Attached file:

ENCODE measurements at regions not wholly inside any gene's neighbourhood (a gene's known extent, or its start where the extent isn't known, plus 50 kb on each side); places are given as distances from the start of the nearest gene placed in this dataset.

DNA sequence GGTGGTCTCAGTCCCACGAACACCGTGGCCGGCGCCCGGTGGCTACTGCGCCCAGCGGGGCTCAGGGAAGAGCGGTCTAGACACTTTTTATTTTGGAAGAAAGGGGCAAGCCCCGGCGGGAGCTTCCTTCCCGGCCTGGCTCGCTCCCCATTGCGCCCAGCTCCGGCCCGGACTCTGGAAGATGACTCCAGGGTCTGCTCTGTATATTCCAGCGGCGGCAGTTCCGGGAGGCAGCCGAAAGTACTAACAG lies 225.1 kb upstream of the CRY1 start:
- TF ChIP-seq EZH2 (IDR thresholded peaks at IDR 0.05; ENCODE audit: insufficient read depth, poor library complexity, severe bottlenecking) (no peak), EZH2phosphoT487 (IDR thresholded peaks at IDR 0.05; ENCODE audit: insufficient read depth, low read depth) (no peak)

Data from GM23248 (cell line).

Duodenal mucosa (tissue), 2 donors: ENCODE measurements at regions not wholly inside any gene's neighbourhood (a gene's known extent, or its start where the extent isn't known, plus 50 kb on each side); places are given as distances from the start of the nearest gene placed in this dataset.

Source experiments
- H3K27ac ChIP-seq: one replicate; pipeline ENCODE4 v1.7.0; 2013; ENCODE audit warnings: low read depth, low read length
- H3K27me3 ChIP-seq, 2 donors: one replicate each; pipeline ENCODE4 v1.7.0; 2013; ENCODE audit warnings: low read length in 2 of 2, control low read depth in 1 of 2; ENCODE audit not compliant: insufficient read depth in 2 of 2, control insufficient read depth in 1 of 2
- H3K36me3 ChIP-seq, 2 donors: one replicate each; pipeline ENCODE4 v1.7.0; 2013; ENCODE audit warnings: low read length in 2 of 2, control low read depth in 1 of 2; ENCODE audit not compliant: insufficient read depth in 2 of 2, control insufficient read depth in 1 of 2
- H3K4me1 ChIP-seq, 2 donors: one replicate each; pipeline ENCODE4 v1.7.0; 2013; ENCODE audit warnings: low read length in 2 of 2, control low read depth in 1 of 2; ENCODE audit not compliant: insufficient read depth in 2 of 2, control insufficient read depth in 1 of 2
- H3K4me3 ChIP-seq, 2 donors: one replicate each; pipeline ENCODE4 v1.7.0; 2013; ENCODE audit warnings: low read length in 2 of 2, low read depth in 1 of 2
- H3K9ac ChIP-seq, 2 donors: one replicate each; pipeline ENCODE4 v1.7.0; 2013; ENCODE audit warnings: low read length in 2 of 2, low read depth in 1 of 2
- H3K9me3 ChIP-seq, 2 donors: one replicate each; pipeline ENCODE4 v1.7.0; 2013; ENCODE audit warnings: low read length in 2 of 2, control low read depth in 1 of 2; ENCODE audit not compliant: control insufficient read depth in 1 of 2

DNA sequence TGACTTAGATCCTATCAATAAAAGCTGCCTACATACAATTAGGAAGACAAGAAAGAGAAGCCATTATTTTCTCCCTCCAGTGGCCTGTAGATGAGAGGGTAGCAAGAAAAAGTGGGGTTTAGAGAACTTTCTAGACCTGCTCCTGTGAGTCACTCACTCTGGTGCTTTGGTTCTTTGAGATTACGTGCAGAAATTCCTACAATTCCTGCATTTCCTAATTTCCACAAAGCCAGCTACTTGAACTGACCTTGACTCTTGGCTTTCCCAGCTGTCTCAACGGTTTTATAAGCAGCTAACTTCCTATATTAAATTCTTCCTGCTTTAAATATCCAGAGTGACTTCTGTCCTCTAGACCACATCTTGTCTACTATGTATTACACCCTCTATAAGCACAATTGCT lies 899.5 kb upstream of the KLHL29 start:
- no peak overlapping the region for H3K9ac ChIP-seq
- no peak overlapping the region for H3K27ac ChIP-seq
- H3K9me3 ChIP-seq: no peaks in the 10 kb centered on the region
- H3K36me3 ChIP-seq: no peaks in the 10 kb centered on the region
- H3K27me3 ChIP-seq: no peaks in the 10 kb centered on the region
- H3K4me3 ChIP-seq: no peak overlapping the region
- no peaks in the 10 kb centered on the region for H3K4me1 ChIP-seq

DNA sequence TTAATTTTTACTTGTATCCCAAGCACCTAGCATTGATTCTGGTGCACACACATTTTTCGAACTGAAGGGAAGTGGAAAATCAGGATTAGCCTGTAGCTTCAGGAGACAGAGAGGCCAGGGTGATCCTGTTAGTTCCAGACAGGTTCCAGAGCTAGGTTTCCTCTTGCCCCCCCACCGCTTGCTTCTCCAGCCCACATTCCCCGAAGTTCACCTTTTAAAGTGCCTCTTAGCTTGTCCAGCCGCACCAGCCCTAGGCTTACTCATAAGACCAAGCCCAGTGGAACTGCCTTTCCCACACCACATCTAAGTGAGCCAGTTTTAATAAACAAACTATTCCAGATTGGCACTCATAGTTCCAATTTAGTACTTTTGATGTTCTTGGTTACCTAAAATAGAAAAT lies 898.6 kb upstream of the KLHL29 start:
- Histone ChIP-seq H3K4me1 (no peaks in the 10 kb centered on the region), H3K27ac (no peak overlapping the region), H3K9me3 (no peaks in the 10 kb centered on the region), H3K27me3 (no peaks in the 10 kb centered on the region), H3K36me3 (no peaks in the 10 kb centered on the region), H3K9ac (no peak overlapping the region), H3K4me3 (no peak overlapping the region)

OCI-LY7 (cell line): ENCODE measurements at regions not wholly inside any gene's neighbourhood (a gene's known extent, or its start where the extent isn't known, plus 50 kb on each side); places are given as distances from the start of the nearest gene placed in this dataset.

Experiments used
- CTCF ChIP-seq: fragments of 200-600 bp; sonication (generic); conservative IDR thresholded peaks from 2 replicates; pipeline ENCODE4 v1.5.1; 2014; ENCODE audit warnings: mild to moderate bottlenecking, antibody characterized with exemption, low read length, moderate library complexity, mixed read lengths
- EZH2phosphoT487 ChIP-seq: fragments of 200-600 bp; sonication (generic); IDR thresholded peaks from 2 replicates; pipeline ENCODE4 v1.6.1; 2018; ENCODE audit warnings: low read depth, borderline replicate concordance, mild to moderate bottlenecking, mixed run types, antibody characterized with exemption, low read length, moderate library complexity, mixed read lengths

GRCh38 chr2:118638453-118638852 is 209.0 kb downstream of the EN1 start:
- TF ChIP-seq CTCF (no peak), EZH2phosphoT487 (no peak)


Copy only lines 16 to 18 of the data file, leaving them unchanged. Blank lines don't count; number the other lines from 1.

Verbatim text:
- no peak overlapping the region for H3K27ac ChIP-seq
- H3K9me3 ChIP-seq: no peaks in the 10 kb centered on the region
- H3K36me3 ChIP-seq: no peaks in the 10 kb centered on the region